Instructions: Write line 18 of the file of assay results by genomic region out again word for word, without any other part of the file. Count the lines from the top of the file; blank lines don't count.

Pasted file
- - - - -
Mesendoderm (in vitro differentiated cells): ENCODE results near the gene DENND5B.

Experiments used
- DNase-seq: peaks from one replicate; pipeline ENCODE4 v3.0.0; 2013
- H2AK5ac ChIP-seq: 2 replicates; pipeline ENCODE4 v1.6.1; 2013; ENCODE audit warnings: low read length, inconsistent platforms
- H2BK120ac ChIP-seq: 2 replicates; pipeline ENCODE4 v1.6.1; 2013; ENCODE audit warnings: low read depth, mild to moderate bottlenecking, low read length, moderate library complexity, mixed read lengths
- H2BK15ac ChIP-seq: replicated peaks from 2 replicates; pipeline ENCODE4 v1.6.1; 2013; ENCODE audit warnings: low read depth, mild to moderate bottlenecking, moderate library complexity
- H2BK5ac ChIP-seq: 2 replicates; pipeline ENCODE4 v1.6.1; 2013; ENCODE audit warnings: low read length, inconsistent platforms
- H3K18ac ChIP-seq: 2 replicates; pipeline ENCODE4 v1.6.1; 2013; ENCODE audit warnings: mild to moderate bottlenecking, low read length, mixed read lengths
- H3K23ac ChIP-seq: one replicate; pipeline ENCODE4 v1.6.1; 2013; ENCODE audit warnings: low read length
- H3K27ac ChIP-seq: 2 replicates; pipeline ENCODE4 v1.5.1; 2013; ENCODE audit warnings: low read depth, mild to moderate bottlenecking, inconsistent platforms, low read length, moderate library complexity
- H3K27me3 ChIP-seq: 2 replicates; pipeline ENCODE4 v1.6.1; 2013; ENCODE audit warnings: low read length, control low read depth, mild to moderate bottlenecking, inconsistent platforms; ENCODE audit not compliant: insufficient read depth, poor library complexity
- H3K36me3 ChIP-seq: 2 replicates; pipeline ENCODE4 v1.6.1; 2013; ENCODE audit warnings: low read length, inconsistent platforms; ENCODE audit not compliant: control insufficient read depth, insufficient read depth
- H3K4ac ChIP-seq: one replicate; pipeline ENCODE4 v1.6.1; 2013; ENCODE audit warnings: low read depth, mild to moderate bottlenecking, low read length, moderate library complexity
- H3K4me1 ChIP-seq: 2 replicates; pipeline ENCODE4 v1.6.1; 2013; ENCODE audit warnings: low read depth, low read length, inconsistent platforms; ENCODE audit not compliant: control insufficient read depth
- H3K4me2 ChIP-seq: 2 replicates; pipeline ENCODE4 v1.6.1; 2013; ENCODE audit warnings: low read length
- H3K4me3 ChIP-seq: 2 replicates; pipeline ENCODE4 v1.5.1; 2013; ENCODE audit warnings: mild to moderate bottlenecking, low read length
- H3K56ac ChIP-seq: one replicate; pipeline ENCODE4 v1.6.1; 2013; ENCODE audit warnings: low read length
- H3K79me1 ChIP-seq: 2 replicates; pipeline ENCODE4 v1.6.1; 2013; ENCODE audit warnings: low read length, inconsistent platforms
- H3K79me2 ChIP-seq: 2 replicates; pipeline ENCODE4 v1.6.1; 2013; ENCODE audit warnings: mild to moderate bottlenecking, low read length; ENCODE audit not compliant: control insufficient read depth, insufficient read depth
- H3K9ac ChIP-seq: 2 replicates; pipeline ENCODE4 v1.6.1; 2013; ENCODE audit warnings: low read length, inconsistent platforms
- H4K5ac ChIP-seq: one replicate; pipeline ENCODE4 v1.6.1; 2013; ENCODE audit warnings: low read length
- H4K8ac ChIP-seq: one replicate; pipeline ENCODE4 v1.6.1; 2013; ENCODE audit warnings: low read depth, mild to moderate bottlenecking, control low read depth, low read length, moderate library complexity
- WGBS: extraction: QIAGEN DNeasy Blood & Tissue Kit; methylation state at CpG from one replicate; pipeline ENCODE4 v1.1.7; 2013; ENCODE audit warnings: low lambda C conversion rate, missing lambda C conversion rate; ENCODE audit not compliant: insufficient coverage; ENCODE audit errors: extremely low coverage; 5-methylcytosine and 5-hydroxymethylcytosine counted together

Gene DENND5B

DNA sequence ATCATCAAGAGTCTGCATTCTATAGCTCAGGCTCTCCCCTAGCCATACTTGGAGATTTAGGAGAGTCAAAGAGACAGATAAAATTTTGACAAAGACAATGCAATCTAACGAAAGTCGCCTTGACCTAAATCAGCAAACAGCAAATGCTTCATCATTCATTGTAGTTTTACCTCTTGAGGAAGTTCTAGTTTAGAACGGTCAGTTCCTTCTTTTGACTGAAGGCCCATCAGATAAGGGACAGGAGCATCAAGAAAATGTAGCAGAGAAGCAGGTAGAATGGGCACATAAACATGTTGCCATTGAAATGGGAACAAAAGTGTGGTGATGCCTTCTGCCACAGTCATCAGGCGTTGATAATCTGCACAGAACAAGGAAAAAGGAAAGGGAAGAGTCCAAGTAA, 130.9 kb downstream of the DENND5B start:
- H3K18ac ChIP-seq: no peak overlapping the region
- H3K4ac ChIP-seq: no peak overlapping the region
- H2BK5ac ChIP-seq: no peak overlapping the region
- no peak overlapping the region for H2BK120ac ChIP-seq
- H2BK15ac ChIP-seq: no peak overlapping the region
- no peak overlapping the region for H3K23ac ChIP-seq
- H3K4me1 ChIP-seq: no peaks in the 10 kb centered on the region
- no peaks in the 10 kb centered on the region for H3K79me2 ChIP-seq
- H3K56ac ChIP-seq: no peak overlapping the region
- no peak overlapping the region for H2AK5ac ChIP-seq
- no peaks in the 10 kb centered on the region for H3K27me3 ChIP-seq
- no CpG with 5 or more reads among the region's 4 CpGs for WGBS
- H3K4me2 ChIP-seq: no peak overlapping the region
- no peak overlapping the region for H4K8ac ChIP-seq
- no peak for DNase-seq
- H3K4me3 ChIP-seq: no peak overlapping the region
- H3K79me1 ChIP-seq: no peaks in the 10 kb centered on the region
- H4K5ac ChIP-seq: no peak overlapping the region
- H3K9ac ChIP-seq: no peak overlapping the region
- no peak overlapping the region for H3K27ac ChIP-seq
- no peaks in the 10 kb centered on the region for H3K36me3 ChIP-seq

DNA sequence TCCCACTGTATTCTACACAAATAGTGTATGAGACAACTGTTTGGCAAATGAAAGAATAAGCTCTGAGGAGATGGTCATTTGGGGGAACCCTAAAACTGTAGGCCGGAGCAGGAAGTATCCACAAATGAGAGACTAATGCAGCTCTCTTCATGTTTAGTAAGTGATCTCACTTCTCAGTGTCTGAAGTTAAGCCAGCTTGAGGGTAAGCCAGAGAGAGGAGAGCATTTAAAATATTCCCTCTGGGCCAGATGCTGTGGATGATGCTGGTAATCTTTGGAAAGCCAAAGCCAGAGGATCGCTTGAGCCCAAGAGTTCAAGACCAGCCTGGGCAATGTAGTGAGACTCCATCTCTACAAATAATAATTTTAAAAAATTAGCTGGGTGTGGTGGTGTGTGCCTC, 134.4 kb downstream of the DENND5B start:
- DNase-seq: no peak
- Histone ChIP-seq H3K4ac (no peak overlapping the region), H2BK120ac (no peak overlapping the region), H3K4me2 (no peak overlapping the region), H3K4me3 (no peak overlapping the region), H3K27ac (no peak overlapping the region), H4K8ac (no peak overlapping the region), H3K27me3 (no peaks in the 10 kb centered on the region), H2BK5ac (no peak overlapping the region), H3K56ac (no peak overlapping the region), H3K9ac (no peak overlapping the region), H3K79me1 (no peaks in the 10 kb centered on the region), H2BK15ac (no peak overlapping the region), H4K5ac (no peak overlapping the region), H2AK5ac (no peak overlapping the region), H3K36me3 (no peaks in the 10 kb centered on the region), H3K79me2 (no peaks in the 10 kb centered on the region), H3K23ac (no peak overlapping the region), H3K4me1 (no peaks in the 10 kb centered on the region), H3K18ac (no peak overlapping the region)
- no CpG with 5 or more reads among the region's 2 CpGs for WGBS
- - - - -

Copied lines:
- H3K79me1 ChIP-seq: 2 replicates; pipeline ENCODE4 v1.6.1; 2013; ENCODE audit warnings: low read length, inconsistent platforms